I’ve had it with people and their smartphones, iPads, Kindles, or whatever who are interrupting my experiences at the movies, during a play, or while dining at restaurants. I’m fed up with the loud conversations over cellphones on buses and trains.
The one plus to my frustration is that I’m saving money. Because I can’t stand to be disrupted by people talking, texting, and playing games, I’ve cut back on going out.
I can’t help but think about Verizon’s advertising slogan, “Can you hear me now?”
Yes, we can all hear you and it’s extremely annoying. And it’s surely going to get worse.
Virgin Atlantic recently announced that passengers flying from New York to London and vice versa on its new Airbus A330-300 planes can make and receive phone calls while in the air. The airline said the service is intended for use in exceptional situations and will be limited to six users at any time.
How soon will this “service” be expanded to other airlines like the checked bag fee?
I don’t go to the movies as often as I would like because I know that I’ll have to leave the feature to fetch a manager to tell some patron to shut off his or her cellphone. I refuse to spend my money for a movie-going experience that will be ruined by the glare of cellphones being constantly popped open to read and text or even make calls.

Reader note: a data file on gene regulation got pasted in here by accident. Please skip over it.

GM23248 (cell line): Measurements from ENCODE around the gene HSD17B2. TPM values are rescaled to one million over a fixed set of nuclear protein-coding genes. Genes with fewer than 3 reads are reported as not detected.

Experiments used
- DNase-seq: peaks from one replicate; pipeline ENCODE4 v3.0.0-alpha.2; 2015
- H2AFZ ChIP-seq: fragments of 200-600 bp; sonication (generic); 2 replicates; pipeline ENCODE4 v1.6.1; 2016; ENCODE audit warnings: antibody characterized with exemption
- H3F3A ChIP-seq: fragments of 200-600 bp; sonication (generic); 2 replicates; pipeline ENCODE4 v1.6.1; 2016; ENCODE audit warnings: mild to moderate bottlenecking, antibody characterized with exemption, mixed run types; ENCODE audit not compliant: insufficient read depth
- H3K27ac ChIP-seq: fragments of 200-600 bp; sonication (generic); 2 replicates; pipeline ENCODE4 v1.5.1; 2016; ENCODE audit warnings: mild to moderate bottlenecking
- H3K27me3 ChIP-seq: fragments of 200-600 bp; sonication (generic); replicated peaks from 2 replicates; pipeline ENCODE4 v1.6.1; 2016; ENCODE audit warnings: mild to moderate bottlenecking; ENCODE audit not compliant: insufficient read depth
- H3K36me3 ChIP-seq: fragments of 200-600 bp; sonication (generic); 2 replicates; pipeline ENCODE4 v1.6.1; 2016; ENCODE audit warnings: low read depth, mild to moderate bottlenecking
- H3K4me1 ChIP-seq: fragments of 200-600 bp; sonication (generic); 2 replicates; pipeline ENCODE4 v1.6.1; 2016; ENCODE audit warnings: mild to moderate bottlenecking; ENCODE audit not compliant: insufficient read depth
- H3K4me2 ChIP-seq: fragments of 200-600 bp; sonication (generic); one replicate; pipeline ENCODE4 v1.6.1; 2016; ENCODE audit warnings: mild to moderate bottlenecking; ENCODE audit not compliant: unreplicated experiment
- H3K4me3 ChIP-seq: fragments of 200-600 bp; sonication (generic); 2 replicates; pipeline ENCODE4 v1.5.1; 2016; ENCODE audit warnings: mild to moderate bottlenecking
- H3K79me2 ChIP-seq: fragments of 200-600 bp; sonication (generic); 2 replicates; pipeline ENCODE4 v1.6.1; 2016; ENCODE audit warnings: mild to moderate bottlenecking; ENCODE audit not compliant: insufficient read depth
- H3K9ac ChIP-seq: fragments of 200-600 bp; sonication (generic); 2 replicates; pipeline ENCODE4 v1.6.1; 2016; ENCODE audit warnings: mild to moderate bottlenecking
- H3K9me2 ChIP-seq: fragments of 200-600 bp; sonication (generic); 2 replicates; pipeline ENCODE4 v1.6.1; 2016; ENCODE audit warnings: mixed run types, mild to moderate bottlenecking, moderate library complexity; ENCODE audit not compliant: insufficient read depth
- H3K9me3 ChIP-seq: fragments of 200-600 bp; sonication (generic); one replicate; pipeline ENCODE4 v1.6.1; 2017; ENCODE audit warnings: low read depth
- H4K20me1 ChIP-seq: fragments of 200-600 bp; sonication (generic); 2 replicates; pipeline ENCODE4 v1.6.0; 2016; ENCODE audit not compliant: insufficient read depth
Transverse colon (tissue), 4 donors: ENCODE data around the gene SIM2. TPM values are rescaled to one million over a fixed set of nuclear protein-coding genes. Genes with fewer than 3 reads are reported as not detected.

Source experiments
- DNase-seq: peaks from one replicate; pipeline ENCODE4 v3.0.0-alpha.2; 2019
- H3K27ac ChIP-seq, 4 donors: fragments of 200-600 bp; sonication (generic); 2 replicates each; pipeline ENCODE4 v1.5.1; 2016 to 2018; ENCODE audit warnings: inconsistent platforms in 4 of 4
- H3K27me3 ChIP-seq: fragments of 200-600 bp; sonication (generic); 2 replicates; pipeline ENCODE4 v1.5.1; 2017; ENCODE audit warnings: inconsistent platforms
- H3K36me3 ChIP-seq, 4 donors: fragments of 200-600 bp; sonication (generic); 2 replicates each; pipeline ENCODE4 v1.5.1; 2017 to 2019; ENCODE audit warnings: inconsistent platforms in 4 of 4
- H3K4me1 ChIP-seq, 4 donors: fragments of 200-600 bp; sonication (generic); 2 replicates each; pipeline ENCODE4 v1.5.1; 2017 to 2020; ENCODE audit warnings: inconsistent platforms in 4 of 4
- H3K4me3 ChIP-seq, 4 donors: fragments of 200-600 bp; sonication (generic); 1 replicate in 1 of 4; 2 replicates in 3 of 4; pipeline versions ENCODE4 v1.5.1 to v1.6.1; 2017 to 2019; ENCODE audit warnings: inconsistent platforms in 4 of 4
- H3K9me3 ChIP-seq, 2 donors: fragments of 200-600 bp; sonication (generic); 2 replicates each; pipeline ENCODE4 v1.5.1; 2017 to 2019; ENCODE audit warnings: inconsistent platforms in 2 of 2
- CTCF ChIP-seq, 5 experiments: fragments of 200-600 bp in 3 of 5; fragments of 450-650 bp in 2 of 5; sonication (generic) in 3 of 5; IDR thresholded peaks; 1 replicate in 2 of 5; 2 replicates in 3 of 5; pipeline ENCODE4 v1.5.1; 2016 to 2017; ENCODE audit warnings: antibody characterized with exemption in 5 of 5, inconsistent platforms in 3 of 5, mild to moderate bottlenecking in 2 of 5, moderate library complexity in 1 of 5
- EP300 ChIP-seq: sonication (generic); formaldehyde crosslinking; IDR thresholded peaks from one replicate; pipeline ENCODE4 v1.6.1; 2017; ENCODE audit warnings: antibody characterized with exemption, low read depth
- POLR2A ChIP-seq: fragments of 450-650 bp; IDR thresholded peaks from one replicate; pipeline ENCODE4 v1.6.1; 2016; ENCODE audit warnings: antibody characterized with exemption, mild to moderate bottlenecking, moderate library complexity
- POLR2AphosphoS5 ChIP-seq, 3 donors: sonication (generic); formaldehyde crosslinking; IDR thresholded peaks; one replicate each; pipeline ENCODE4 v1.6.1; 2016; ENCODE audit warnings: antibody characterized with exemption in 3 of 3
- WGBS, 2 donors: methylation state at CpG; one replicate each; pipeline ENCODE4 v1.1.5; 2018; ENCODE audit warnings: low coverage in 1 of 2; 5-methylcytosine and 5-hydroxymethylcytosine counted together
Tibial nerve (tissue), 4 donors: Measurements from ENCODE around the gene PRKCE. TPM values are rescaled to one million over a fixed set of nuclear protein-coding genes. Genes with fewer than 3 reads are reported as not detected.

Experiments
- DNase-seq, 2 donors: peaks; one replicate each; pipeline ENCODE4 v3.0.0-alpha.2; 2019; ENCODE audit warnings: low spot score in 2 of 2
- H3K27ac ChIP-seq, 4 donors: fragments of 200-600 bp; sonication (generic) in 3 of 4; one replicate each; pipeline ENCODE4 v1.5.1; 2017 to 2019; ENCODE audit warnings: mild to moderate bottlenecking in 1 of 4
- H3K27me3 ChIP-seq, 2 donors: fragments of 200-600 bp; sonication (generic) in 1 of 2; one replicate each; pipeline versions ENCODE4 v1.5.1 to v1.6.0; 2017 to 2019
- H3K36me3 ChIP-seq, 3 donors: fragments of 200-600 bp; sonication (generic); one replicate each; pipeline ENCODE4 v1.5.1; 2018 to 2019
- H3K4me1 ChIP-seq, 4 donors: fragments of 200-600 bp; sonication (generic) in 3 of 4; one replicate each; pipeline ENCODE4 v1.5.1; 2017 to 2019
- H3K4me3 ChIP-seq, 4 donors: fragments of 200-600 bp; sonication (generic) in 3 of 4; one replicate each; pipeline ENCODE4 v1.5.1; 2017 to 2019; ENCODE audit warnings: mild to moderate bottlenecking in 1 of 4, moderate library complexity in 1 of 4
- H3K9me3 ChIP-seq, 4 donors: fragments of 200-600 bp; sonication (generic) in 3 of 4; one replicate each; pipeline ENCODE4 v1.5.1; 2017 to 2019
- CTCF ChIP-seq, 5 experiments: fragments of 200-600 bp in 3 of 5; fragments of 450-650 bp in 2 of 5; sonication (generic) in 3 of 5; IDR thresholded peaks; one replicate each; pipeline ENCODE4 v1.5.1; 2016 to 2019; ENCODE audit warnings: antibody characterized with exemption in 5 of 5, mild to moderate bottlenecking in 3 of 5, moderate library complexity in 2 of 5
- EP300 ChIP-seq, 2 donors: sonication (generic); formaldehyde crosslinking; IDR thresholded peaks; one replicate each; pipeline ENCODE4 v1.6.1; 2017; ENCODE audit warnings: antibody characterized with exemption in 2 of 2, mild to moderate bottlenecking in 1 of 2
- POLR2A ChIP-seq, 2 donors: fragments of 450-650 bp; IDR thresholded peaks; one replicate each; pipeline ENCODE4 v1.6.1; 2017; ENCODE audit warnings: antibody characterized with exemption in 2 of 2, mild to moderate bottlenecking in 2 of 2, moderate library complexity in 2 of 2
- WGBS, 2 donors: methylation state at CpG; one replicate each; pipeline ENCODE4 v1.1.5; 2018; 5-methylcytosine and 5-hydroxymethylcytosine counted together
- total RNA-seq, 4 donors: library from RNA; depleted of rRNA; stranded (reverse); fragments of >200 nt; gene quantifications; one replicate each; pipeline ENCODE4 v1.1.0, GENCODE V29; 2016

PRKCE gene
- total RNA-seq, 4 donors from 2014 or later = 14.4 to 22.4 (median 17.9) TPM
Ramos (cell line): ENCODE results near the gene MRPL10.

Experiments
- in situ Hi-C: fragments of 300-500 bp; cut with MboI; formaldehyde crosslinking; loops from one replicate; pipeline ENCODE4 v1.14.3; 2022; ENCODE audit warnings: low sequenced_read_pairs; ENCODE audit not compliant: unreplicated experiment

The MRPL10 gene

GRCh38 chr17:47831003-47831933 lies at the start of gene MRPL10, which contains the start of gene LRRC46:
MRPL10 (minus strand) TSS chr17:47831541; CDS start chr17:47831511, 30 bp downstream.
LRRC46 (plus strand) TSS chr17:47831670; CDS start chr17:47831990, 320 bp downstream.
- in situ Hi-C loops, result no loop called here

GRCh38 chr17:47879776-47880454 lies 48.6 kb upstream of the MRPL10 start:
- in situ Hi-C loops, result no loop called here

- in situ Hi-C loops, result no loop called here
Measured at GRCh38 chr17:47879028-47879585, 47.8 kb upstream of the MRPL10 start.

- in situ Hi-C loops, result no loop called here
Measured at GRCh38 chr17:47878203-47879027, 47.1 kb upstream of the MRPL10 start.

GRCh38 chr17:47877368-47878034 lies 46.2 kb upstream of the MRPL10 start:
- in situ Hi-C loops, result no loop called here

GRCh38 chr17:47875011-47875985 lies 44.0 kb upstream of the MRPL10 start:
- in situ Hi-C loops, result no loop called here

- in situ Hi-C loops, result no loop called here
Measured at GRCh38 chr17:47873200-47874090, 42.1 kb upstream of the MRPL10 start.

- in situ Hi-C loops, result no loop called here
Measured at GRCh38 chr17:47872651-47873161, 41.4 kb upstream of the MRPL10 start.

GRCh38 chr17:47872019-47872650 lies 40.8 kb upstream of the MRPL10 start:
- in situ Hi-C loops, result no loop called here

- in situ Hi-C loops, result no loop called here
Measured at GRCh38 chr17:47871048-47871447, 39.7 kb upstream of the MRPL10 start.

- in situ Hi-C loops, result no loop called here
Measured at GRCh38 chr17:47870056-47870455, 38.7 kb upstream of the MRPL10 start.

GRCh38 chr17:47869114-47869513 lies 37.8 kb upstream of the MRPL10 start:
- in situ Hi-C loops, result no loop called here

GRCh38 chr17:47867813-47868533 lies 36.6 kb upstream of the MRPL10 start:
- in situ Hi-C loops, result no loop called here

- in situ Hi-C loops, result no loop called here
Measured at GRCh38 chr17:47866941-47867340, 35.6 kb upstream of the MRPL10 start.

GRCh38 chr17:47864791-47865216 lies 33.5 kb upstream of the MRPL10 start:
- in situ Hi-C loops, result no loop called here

I love taking the train and typically enjoy the ride. But if I don’t get a seat in the “quiet car” that Amtrak has designated for those us who want peace, I’m privy to some conversations that should only be conducted in private.
I understand the occasional short conversation to let someone know when to pick you up or that the train is running late, but people are holding long chats often about inane stuff.
On a recent trip, a woman next to me and made a call to her friend who, I learned, was afraid she had a sexually transmitted disease.
So many nice restaurant meals are interrupted because people are checking their phones or even taking calls at the table while you sit there waiting for them to finish.
If you’re not careful, talking and texting on your cellphone might drag you into court. Legal experts are watching a lawsuit filed by a New Jersey couple who are suing a man and his girlfriend who were texting each other when the man swerved and hit the couple as they were riding on a motorcycle.
We all need to look at our electronic etiquette. Our desire to stay so connected may cost more than we want. It’s already costing people their peace and quiet.